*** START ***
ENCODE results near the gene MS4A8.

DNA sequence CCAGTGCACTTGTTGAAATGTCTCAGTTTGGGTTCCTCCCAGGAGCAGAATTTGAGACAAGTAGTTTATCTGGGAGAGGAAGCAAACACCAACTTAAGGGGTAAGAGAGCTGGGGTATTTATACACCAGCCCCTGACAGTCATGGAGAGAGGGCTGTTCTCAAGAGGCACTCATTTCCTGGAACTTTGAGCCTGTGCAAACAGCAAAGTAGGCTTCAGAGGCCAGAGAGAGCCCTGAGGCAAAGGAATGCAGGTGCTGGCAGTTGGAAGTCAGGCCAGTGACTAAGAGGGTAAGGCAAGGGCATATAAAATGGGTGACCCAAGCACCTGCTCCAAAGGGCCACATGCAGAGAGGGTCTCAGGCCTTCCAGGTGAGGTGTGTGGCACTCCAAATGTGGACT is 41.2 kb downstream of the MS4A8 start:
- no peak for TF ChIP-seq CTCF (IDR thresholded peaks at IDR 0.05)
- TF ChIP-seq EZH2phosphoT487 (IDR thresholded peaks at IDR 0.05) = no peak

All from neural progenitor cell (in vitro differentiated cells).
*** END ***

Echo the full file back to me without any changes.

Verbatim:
ENCODE results near the gene MS4A8.

DNA sequence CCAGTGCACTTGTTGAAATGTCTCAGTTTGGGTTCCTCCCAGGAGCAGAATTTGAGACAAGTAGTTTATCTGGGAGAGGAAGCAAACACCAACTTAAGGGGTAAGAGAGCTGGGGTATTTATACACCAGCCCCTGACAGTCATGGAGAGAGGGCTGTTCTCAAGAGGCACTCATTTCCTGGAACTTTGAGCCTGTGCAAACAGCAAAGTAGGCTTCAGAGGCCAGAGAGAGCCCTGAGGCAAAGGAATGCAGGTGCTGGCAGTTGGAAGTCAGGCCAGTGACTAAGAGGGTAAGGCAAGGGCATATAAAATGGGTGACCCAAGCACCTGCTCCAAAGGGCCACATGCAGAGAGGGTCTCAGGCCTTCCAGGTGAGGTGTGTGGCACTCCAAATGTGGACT is 41.2 kb downstream of the MS4A8 start:
- no peak for TF ChIP-seq CTCF (IDR thresholded peaks at IDR 0.05)
- TF ChIP-seq EZH2phosphoT487 (IDR thresholded peaks at IDR 0.05) = no peak

All from neural progenitor cell (in vitro differentiated cells).